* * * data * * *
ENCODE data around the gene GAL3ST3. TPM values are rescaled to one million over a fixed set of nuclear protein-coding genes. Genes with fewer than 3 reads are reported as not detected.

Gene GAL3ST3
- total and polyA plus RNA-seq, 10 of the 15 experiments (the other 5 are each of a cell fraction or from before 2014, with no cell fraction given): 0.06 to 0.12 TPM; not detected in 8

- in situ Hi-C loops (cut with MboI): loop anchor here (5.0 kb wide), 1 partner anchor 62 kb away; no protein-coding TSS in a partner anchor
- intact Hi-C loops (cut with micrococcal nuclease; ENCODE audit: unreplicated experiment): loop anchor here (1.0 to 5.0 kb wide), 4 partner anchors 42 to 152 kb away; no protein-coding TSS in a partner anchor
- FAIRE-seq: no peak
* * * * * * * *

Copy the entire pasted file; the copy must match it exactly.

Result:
ENCODE data around the gene GAL3ST3. TPM values are rescaled to one million over a fixed set of nuclear protein-coding genes. Genes with fewer than 3 reads are reported as not detected.

Gene GAL3ST3
- total and polyA plus RNA-seq, 10 of the 15 experiments (the other 5 are each of a cell fraction or from before 2014, with no cell fraction given): 0.06 to 0.12 TPM; not detected in 8

- in situ Hi-C loops (cut with MboI): loop anchor here (5.0 kb wide), 1 partner anchor 62 kb away; no protein-coding TSS in a partner anchor
- intact Hi-C loops (cut with micrococcal nuclease; ENCODE audit: unreplicated experiment): loop anchor here (1.0 to 5.0 kb wide), 4 partner anchors 42 to 152 kb away; no protein-coding TSS in a partner anchor
- FAIRE-seq: no peak